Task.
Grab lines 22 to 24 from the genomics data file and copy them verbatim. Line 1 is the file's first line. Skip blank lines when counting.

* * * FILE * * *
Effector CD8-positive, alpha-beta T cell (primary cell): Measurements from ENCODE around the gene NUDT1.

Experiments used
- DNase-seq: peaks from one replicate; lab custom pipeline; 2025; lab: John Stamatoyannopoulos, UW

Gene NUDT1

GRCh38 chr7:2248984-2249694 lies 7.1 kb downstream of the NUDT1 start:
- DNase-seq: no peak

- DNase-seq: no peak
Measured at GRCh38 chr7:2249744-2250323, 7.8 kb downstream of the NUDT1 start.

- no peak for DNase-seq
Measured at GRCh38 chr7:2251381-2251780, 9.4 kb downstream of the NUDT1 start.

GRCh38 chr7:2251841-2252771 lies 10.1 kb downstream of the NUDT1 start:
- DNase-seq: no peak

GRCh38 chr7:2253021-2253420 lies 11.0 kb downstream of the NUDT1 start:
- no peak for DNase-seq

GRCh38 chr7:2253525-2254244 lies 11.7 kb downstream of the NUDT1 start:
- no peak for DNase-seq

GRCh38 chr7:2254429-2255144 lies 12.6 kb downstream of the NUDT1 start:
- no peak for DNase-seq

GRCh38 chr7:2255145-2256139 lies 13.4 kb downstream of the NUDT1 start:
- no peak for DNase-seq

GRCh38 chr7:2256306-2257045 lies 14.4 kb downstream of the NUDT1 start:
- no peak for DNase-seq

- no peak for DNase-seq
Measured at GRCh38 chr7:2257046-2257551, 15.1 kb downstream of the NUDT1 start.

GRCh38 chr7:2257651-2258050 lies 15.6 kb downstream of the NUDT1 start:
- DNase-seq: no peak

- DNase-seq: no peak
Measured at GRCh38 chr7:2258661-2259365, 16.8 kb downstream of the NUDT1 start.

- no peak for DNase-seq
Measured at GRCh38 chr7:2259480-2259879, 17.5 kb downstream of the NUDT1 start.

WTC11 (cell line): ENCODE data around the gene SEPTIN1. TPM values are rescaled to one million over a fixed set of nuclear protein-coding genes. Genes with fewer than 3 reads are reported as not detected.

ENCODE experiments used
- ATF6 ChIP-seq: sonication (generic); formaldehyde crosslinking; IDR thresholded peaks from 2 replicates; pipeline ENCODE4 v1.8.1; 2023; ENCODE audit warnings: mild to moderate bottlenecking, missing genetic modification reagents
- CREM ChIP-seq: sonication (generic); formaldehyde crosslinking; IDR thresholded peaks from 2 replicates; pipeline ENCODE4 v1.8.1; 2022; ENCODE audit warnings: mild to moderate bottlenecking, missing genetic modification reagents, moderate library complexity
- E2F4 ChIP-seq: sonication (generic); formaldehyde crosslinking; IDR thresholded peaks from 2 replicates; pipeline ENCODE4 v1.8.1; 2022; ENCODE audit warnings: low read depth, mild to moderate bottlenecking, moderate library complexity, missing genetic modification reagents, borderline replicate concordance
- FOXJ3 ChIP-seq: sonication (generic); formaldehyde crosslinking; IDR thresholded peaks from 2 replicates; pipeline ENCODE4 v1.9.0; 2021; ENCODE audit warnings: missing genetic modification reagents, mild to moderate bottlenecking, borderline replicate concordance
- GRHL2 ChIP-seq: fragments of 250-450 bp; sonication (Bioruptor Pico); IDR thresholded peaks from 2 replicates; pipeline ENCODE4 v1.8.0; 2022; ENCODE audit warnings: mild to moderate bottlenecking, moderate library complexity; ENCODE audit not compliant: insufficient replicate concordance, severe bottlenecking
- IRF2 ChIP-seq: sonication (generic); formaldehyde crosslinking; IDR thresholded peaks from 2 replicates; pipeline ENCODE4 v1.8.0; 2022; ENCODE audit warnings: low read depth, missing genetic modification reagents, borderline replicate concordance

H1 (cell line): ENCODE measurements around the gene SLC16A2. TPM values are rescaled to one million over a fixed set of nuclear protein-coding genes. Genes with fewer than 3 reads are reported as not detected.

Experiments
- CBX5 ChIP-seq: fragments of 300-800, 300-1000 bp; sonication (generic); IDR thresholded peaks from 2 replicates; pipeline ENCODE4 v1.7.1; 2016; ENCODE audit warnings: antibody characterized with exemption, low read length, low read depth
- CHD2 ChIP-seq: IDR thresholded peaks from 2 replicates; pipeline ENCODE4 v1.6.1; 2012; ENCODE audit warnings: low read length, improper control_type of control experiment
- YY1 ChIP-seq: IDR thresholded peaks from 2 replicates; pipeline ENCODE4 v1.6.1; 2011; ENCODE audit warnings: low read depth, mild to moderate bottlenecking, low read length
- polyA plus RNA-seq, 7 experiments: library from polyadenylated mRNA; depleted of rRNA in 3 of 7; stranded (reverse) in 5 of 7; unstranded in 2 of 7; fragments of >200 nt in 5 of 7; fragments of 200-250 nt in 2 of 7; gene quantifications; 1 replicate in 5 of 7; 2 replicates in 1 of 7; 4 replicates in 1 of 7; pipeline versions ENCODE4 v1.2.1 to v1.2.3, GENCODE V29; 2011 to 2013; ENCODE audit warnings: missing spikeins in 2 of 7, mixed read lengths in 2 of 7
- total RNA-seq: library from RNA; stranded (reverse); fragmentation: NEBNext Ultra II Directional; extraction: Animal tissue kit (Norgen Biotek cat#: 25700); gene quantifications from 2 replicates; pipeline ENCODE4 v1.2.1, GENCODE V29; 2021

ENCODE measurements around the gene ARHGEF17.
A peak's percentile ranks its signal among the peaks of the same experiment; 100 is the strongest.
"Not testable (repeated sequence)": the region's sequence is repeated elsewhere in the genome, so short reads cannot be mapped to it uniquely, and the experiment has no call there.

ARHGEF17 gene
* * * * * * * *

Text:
- no peak for DNase-seq

- no peak for DNase-seq
Measured at GRCh38 chr7:2257046-2257551, 15.1 kb downstream of the NUDT1 start.